The Company reports its derivatives at fair value as either assets or liabilities within its condensed consolidated balance sheets. See Note 12, Fair Value Measurements, for information on derivative fair values and their condensed consolidated balance sheets location as of March 31, 2021 and December 31, 2020.

23


 

10. Shareholders’ Deficit

Changes in shareholders’ deficit for the three months ended March 31, 2021 and 2020 were as follows:

 

 

 

Three Months Ended March 31, 2021

 

 

 

Common Shares

 

 

Treasury Stock

 

 

Paid-in Capital in Excess of Par Value

 

 

Accumulated Other Comprehensive Loss

 

 

Accumulated Deficit

 

 

Total Shareholders' Deficit

 

 

 

(in millions)

 

Balance as of December 31, 2020

 

$

0.1

 

 

$

(328.9

)

 

$

342.3

 

 

$

(182.2

)

 

$

(687.4

)

 

$

(856.1

)

Issuance of 1.3 common shares from exercise of stock options, SARs, restricted stock units, employee stock purchase plan, and other

 

 

0

 

 

 

 

 

 

0.9

 

 

 

 

 

 

 

 

 

0.9

 

Additional capital from share-based compensation

 

 

 

 

 

 

 

 

13.3

 

 

 

 

 

 

 

 

 

13.3

 

Repurchases of 13.4 common shares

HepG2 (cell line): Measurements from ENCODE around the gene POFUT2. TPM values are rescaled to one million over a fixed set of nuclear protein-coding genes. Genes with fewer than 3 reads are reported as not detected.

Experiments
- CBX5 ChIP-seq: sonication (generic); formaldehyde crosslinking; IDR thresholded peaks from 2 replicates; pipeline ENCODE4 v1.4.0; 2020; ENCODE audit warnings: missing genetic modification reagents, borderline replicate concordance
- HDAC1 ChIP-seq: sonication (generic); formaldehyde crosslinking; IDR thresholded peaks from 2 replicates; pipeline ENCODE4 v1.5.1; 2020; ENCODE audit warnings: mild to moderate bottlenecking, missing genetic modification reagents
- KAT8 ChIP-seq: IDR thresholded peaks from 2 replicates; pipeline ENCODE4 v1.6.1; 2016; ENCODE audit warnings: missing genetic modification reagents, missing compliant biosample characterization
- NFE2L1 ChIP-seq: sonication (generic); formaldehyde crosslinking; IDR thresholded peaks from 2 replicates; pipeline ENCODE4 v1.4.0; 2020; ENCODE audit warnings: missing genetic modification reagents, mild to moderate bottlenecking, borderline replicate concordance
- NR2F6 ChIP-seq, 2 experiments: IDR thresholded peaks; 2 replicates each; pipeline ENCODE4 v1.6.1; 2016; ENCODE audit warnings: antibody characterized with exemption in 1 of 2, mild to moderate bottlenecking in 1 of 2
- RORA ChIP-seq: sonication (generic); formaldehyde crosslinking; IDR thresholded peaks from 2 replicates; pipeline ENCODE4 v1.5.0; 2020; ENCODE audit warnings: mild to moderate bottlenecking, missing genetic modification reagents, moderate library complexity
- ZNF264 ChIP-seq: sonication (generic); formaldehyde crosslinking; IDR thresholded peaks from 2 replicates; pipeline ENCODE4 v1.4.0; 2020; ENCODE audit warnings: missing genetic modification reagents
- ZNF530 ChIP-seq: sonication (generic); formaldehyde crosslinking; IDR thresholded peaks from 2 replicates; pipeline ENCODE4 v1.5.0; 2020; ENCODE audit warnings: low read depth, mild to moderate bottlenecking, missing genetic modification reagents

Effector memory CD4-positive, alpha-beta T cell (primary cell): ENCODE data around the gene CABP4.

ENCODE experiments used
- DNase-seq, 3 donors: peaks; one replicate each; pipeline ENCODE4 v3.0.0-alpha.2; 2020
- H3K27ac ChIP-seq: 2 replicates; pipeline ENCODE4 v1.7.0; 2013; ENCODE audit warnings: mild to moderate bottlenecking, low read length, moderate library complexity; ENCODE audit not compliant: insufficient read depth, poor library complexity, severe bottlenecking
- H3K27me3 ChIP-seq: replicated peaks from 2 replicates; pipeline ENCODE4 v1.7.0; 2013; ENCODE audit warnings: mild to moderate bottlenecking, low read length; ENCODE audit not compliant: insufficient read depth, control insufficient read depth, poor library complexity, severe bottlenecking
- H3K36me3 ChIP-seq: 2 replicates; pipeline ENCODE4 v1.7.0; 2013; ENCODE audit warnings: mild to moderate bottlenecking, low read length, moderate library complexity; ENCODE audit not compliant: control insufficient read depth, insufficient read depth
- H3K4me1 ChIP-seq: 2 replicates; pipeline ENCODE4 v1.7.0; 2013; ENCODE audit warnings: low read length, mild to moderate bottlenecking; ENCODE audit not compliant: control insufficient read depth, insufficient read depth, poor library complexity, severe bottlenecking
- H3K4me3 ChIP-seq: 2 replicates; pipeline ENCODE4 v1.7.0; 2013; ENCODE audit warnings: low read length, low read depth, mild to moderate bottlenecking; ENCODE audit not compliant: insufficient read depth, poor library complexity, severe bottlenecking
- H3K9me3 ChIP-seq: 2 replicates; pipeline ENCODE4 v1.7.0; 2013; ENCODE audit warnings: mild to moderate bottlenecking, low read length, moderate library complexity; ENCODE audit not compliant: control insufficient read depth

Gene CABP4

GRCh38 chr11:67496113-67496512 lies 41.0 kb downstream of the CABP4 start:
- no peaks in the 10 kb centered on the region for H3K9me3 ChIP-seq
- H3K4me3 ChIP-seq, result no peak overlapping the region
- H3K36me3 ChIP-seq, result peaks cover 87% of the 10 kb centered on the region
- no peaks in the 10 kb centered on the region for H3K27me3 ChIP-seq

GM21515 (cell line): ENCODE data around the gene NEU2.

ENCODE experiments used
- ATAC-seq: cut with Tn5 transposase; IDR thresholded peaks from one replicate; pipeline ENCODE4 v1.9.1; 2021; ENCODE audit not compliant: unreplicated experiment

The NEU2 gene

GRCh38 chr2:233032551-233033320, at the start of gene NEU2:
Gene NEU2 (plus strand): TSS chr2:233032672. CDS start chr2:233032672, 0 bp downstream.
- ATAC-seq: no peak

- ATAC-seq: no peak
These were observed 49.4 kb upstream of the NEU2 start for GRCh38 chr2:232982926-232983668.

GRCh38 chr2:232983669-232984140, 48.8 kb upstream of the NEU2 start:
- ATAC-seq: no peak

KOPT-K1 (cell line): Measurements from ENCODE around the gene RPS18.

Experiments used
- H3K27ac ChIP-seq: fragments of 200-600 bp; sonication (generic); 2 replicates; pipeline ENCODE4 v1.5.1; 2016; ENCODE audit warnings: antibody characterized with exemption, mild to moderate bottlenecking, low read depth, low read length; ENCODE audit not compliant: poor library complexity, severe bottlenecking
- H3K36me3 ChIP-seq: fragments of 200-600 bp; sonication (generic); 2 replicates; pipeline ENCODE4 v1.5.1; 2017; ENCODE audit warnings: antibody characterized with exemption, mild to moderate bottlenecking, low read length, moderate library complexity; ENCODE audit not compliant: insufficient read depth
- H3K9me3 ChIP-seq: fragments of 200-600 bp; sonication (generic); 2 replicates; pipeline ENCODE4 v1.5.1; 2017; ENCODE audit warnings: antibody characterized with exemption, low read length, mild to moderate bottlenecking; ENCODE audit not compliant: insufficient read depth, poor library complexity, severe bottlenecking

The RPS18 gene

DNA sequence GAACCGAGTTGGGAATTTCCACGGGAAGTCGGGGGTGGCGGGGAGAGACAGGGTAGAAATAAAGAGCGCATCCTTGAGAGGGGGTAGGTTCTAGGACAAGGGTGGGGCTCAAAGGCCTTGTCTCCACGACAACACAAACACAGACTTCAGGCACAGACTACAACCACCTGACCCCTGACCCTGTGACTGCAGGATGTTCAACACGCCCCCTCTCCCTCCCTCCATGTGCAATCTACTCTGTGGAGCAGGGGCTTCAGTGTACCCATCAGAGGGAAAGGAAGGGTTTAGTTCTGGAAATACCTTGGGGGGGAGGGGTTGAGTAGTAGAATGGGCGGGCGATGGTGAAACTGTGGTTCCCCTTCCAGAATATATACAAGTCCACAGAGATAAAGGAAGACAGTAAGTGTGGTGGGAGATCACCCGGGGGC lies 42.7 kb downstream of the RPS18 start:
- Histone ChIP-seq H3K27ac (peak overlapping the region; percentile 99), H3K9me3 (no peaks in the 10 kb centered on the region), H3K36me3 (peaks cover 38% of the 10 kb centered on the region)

0

 

 

 

 

 

 

(57.8

)

 

 

 

 

 

(587.2

)

 

 

(645.0

)

Net income

 

 

 

 

 

 

 

 

 

 

 

 

 

 

147.4

 

 

 

147.4

 

Foreign currency translation adjustment, net of income taxes of $1.5

 

 

 

 

 

 

 

 

 

 

 

(23.7

)

 

 

 

 

 

(23.7

)

Unrealized gain on derivatives, net of income taxes of $—

 

 

 

 

 

 

 

 

 

 

 

0.9

 

 

 

 

 

 

0.9

 

Balance as of March 31, 2021

 

$

0.1

 

 

$

(328.9

)

 

$

298.7

 

 

$

(205.0

)

 

$

(1,127.2

)

 

$

(1,362.3

)

 

 

 

Three Months Ended March 31, 2020

 

 

 

Common Shares

 

 

Treasury Stock

 

 

Paid-in Capital in Excess of Par Value

 

 

Accumulated Other Comprehensive Loss

 

 

Accumulated Deficit

 

 

Total Shareholders' Deficit

 

 

 

(in millions)

 

Balance as of December 31, 2019

 

$

0.1

 

 

$

(328.9

)

 

$

366.6

 

 

$

(212.5

)